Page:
Based on the results of chemical analysis, ileal and total-tract digestibility of gross energy (GE) and dry matter (DM), and digestible energy (DE) content were calculated using the acid-insoluble ash concentration of feed, digesta and faeces (Adeola 2001). The energy and acid insoluble ash contents of 3 additional segments of the small intestine (upper, upper-mid, and lower-mid small intestine) were analysed to determine energy digestibility, and together with results from the terminal ileum, energy disappearance along the GIT was determined.

To compare the differences in total tract digestibility of DM and energy between the diets, data was analysed by ANOVA using the GLM procedure within SAS (SAS Inst. Inc., Cary, NC, 1999). Pig was considered the experimental unit. Ileal digestibility data along the different segments of the gastrointestinal tract and also the performance data were analysed by the PROC MIXED procedure within SAS as a Completely Randomized Design. Main effects of xylanase, phytase, and their interaction term were determined in the diets with reduced nutrient specifications. The negative control diet was compared to the positive control diets using a contrast statement.


Total tract energy digestibility was depressed by 3.6 %-units when the nutrient profile was reduced (Table 2). When used together, there was a positive interaction between xylanase and phytase on energy digestibility in the mid colon and for the total tract. Xylanase improved energy digestibility of the negative control diet by 23 %-and 3.8% units in the mid jejunum and over the total tract respectively.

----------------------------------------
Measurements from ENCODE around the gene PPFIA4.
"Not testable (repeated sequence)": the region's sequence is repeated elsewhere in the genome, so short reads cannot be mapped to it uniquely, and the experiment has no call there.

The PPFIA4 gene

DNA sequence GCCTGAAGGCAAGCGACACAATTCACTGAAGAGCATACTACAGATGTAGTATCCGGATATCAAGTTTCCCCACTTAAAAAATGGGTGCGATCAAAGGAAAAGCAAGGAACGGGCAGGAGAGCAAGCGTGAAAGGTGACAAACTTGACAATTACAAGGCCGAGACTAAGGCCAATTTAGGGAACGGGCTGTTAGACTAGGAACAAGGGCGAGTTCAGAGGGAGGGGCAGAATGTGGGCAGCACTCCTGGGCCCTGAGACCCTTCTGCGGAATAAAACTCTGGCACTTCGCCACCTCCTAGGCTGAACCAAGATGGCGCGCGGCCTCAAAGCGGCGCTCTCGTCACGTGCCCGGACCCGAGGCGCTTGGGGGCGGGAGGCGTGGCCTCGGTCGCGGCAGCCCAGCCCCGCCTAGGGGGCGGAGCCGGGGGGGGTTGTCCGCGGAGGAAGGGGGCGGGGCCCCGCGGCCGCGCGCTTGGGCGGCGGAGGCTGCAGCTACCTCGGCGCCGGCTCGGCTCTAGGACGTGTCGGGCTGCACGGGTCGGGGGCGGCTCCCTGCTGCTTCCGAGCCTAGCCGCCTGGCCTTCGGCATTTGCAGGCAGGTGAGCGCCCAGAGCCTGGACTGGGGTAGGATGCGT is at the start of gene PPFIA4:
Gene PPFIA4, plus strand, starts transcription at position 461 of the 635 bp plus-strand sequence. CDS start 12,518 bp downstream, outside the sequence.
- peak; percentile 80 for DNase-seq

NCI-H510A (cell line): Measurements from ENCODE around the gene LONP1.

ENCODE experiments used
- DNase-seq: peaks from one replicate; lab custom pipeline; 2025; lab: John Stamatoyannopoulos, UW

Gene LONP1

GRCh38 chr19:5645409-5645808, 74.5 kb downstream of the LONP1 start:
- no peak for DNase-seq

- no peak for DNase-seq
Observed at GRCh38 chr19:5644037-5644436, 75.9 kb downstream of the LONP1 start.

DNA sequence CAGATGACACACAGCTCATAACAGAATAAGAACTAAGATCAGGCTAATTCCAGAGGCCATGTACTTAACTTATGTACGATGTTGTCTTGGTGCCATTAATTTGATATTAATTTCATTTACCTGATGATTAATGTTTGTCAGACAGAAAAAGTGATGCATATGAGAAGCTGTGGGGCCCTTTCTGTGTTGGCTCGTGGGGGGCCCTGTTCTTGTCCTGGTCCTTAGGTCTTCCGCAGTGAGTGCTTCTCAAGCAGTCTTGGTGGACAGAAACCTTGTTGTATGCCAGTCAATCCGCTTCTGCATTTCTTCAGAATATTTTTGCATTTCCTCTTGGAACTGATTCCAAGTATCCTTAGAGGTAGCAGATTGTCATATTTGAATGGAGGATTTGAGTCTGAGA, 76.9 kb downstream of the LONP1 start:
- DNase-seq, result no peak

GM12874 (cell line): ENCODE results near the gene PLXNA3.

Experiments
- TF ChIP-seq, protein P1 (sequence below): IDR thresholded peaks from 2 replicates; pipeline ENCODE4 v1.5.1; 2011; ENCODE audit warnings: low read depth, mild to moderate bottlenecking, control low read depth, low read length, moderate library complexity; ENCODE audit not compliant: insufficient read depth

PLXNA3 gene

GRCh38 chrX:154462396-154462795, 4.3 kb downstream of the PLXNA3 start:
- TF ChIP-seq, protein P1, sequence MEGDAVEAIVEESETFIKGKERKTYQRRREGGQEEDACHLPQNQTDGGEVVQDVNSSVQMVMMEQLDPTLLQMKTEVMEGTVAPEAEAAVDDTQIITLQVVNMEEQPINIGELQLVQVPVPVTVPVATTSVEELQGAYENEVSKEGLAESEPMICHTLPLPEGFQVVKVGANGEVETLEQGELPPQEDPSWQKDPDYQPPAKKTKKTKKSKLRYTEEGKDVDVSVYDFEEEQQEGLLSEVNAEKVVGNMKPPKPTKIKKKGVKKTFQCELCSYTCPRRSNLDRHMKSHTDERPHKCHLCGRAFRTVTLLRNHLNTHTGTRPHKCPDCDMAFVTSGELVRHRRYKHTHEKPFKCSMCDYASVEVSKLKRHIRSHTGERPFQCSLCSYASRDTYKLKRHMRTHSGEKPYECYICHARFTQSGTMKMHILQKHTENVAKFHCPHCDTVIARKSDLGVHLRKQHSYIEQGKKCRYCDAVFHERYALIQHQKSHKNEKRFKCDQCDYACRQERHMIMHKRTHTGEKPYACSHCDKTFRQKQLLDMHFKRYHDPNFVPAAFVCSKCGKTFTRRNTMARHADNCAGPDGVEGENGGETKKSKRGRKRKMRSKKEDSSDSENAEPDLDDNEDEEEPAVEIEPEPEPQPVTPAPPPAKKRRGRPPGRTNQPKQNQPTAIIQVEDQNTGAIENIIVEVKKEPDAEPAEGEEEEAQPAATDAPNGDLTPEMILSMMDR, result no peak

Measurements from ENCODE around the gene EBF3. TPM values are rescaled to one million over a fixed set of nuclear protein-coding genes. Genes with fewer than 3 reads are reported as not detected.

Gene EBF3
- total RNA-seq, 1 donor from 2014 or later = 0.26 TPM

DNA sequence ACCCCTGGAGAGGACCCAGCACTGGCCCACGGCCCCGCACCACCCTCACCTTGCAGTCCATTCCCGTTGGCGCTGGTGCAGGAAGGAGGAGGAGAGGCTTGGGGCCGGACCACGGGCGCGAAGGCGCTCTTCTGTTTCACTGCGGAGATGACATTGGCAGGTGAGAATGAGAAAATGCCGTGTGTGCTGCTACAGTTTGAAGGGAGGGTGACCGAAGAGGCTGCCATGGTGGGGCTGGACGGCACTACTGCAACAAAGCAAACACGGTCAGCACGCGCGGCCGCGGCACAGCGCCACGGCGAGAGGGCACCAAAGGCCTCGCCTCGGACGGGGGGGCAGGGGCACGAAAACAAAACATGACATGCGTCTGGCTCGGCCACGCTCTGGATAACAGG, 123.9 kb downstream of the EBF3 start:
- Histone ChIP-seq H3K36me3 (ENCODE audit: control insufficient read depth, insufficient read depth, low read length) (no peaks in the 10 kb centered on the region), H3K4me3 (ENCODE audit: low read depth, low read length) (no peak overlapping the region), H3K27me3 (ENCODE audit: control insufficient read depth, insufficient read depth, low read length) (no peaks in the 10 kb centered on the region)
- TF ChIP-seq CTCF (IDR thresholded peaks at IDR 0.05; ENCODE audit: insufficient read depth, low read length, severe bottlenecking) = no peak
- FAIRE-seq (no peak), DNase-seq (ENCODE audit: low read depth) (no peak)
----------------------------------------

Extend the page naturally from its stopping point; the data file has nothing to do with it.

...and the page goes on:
Table 1. Ingredient and calculated nutrient composition (as-fed basis) of the negative and positive control diets¹
Ingredients, g/kg diet Positive control Negative control
Wheat 555 649
Soybean meal 260 210
Wheat millrun 75.0 75.0
Canola oil 34.0 04.0
Spray dried whey 15.0 10.0
Herring meal 15.0 10.0
Limestone 12.2 12.3
Celite 10.0 10.0
Dicalcium phosphate 7.3 3.6
Vitamin premix2 5.0 5.0
Mineral premix3 5.0 5.0
Salt 2.0 2.0
Choline chloride 1.2
L-Lys HCl 3.0 3.5
L-Thr 0.6 0.3
DL-Met 0.1
Calculated nutrient content
DE, MJ/kg 14.65 14.03
ME, MJ/kg 13.69 13.06
CP, g/kg 224.0 209.6
CF,g/kg 26.9 27.6
True digestible Lys, g/MJ DE 0.78 0.57
Total Lys, g/kg 13.5 12.5
True ileal digestible Lys, g/kg 11.4 8.1
Total P, g/kg 6.5 5.5
Available P, g/kg 3.6 2.7
Ca, g/kg 8.0 7.0
¹Xylanase was included at 167 g/1,000 kg of finished feed, and phytase was included at 100 g/1,000 kg of finished feed to create the enzyme-supplemented diets.
²Supplied per kilogram of diet: 8,250 IU of vitamin A, 825 IU of vitamin D3, 40 IU of vitamin E, 35 mg of niacin, 15 mg of D-pantothenic acid, 5 mg of riboflavin, 4 mg of menadione, 2 mg of folic acid, 1 mg of thiamine, 0.2 mg of D-biotin and 0.025 mg of vitamin B12.
³Supplied per kilogram of diet: 100 mg of Zn, 80 mg of Fe, 50 mg of Cu, 25 mg of Mn, 0.5 mg of I, and 0.1 mg of Se.

Xylanase and phytase independently improved the total tract DE content of the negative control diet by 0.96 and 0.64 MJ/kg, respectively, but the effect of the combined supplementation did not equal their cumulative effects. The DE content of the negative control diet with xylanase was equal to the DE content of the positive control diet. Xylanase and phytase interacted to increase the pH of the mid jejunum. Phytase alone increased the pH in the upper mid jejunum by 0.53. In the lower-mid small intestine, the two enzymes together tended to interact to affect digesta pH of the GIT. Xylanase improved BW of pigs fed the negative control diet on d 21 by 1.7 kg. On d 14, phytase improved BW on d 21 by 2.1 kg. Overall from d 0 to 21, enzymes did not affect ADFI. Reducing the energy content of the diet reduced ADG between d 8 to 14 and d 15 to 21 by 0.18 and 0.20 kg/d respectively. Xylanase improved overall G:F for d 0 to 21 by 0.06. Phytase did not affect G:F, and an interaction between xylanase and phytase was not observed.